Thursday, August 26, 2010

Ode to Gilmore Farms

Morning peaches
so sweet
need no blog
no tweet--
just summer time
to peel and eat.

Sunday, August 22, 2010

Buttermilk Seed Bread

My most dog-eared, splattered cookbook is Beth Hensperger's Bread for All Seasons. I don't bake much, but when I do, some great favorites come from this book. She has published many books about bread baking, and I have three of them. You simply can't go wrong with her recipes; this woman loves all that bread is about.

One thing about homemade bread is that it makes wonderful gifts, and is usually welcome at potlucks, alongside a dish of fresh butter. Not many people bake bread, and it's a joy to see faces light up when a homemade loaf is presented.

I love breads that are chock full of whole grains, nuts, seeds and such. This bread is versatile and hearty. Use it for grilled cheese or BLT (or BAT) sandwiches. Toasted, it's sheer bliss, especially with homemade jams made of summer fruits.
Adapted from Beth Hensperger's Bread for All Seasons

You can vary the combinations of seeds; I usually leave out the sesame seeds and increase the amounts of pumpkin and sunflower seeds. Toast seeds carefully--they're easy to burn.

Mix and set aside:

1/2 cup bulgur (or 1/2 cup barley flakes, oats, etc.)
1/2 cup warm water

Toast in medium-hot skillet, stirring, until golden, fragrant and popping:

1 cup raw pumpkin seeds
1 cup raw sunflower seeds
1/4 cup sesame seeds (these toast faster; do them separately)

Mix in small bowl and let sit 10 minutes or so until frothy:

1 tablespoon (or 1 envelope) active dry yeast
a pinch of brown sugar or a dab of honey
1/4 cup warm water

Place in bowl of mixer with dough hook:

Toasted seed mixture
Soaked bulgur and its liquid, if any
1-1/2 cups buttermilk (or 1 cup milk and 1/2 cup yogurt)
1/4 cup canola oil or melted butter
1/2 cup honey
1/2 cup wheat bran
1 tablespoon salt
2 cups unbleached flour

Beat hard with dough hook for about 1 minute. Add yeast mixture and continue to mix, gradually adding another 2 to 4 cups flour as needed until dough begins to clean sides of bowl. Knead for 3 minutes, then begin checking for a good stringiness to the dough when you pull a bit away.

Gather dough into a ball and place in oiled bowl, turning to grease top of dough. Cover and let rise in warm place until doubled, 1-1/2 to 2 hours.

Punch dough down, shape into two round loaves, and let rise on Silpat-covered or greased baking sheet about 45 minutes. Heat oven to 375 degrees F. Slash tops of loaves a few times and bake for 15 minutes, then check for browning and cover tops of loaves with foil if they are getting too dark. Bake about 20 minutes more or until loaves sound hollow when tapped on the bottom. Place on cooling racks and cool completely before slicing.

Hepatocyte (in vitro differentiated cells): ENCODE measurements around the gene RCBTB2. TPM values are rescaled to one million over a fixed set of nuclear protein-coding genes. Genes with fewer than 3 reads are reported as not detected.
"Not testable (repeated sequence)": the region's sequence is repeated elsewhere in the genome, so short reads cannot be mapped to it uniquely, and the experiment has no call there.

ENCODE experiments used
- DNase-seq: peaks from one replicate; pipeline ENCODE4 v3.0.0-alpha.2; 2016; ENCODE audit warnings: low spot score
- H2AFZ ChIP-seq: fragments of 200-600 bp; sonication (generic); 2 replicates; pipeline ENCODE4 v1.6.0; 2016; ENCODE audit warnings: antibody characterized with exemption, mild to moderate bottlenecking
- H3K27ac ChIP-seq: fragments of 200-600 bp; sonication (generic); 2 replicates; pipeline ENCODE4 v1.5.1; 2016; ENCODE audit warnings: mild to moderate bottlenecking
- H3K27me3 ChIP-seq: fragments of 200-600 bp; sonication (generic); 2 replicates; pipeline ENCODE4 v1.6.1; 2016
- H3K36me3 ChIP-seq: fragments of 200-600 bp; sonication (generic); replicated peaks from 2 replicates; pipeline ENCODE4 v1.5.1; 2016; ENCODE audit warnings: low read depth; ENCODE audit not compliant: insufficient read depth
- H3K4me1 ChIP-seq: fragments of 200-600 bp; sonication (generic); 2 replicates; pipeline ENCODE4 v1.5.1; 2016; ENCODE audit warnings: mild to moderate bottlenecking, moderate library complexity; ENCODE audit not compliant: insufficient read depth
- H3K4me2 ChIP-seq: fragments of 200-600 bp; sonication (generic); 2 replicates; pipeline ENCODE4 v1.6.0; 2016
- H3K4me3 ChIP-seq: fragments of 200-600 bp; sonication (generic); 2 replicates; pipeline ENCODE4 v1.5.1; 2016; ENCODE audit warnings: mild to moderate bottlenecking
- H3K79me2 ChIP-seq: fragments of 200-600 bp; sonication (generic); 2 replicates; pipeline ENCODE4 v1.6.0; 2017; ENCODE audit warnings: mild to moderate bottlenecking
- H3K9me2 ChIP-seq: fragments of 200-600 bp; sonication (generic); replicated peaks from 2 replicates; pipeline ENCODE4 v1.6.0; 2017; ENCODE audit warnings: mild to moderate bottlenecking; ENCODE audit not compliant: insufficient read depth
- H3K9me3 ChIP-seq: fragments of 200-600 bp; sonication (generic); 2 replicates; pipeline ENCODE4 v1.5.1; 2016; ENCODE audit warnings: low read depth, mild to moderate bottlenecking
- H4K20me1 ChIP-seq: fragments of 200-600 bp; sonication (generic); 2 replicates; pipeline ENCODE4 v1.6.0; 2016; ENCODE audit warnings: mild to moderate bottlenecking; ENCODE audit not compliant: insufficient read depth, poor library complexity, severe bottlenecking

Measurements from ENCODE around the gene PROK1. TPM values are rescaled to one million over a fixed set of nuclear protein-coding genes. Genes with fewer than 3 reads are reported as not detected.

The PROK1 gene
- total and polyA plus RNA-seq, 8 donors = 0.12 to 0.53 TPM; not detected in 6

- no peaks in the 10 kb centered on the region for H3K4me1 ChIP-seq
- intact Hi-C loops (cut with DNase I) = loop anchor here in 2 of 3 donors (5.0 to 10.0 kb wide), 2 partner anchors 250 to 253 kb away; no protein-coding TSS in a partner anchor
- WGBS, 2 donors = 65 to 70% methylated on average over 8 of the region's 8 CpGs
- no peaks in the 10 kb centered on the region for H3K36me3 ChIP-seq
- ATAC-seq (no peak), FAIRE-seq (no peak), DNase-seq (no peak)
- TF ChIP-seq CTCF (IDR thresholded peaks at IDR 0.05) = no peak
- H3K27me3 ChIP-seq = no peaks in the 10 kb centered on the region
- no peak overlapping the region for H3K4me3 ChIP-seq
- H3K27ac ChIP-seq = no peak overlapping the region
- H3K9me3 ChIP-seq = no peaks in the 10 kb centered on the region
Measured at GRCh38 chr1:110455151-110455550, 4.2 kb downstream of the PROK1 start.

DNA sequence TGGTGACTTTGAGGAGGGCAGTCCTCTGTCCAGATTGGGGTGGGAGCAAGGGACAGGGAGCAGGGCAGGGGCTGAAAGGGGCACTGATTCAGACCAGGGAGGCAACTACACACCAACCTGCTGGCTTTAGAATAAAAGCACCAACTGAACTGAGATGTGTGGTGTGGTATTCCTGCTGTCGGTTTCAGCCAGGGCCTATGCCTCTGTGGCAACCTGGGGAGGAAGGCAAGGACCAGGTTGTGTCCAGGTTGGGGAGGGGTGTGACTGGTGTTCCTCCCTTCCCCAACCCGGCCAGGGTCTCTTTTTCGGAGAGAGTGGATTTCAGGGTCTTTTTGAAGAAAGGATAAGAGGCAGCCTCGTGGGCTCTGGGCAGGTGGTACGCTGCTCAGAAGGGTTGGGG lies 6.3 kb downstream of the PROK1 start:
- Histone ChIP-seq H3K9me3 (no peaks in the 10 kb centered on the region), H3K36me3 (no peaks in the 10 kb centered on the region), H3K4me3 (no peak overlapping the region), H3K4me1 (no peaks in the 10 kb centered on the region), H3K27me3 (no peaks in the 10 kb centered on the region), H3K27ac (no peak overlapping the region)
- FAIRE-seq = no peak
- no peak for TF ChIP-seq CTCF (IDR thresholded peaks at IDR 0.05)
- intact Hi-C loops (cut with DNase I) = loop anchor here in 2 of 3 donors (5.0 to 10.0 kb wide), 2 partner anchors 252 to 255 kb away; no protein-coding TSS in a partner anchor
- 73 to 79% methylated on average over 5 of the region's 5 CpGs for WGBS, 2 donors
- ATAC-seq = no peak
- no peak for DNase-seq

If using a baking stone, place it on bottom oven rack, and the loaves on the rack just above it. Preheat the oven at least 30 minutes before baking so the stone gets hot.

Makes 2 luscious, crunchy, seedy loaves.

Saturday, August 21, 2010

Bacon, Arugula and Tomato Sandwiches

I don't necessarily care for the term "foodie." Shouldn't we all be interested in what we eat? With health news blaring from major headlines, and proliferations of willy-nilly what-to-eat-or-not guidelines clogging the air and e-waves, it's kind of hard not to think about what we're eating.

Michael Pollan says that decades ago, we started listening to scientists' incomplete data and food marketers' dollar-driven claims that this or that food will either make us a centenarian or drop us in our tracks. Instead of paying attention to what we see, and to our ancestors' wisdom, we trust the trumpeters of self-serving hype.

I say, calm down. Gather in local foods, and share them with friends and family. Eat your fresh, thoughtfully-prepared foods slowly and appreciatively in reasonable amounts. Enjoy the occasional treat. Listen to your common sense.

The arugula really adds a spicy touch that lettuce can't hold a candle to.

Four slices of really good bread
Enough Dijon mustard to spread thinly on each slice
Enough washed and spun arugula to cover the bread slices
Enough tomatoes to slice thickly and put on top of the arugula
Enough crisply fried bacon to put a couple or three slices on top of the tomatoes

Makes four extremely hearty servings. You won't want much else except a slice of fresh, local watermelon for dessert. Or a nectarine. Or cantaloupe ...

Thursday, August 19, 2010

Eating Different Scenery

Cooking came to an abrupt halt while we were on the Oregon Coast for a few days. Once I figured out whether a Pasco nectarine is still local if you take it to Yachats (no), I had a great time.

We saw several farmers' market signs in coastal towns we passed through, though we didn't arrive at times when they were being held. While I always hope the seafood we're eating is local, and therefore really fresh, one never really knows.